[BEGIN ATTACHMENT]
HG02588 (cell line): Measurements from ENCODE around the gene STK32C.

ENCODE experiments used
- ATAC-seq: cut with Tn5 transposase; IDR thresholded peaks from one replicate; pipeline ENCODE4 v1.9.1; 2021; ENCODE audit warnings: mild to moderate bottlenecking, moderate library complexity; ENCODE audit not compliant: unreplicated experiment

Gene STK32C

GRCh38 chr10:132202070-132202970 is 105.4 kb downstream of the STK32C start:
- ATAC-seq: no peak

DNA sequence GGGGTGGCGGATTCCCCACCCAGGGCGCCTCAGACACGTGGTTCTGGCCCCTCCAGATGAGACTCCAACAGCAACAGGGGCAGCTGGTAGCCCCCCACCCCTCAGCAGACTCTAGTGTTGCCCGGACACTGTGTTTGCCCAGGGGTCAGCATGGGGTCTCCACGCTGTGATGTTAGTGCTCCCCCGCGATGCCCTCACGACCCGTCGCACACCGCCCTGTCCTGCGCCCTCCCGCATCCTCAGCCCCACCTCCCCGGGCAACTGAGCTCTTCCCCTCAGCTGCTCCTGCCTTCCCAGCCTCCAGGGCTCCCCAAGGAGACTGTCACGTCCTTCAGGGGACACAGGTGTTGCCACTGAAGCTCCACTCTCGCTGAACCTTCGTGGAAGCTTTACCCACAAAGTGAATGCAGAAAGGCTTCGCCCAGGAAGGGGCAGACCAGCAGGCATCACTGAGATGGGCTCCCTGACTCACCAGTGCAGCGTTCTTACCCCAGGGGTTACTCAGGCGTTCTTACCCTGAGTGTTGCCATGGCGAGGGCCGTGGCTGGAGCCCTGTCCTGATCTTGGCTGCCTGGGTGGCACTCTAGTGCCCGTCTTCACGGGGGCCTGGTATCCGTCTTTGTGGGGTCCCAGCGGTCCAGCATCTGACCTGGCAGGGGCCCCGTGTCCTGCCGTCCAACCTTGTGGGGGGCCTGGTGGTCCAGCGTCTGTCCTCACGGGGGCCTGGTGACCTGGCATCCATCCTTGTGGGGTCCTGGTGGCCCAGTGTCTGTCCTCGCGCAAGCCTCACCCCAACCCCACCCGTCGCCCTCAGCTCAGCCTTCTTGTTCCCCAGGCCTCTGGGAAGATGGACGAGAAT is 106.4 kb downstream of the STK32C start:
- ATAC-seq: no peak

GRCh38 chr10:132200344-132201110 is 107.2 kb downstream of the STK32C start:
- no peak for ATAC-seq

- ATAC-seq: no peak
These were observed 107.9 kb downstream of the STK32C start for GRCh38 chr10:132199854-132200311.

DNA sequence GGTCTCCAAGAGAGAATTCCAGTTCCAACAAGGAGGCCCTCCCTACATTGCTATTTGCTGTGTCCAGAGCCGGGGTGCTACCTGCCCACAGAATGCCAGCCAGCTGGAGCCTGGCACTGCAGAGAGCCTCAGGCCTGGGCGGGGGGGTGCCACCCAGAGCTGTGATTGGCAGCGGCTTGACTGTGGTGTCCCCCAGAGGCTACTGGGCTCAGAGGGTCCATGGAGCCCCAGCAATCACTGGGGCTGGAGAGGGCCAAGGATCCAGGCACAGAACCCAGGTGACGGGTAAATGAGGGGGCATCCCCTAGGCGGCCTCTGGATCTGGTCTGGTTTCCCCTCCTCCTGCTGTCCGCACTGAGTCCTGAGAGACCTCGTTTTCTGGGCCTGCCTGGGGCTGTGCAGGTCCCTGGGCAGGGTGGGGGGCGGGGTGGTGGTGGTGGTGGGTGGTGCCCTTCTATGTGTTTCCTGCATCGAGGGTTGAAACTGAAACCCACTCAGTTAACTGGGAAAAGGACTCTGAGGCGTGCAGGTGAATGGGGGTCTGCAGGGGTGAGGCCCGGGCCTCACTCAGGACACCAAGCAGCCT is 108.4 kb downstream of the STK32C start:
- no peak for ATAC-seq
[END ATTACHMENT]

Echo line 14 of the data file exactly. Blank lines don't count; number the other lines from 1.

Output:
- no peak for ATAC-seq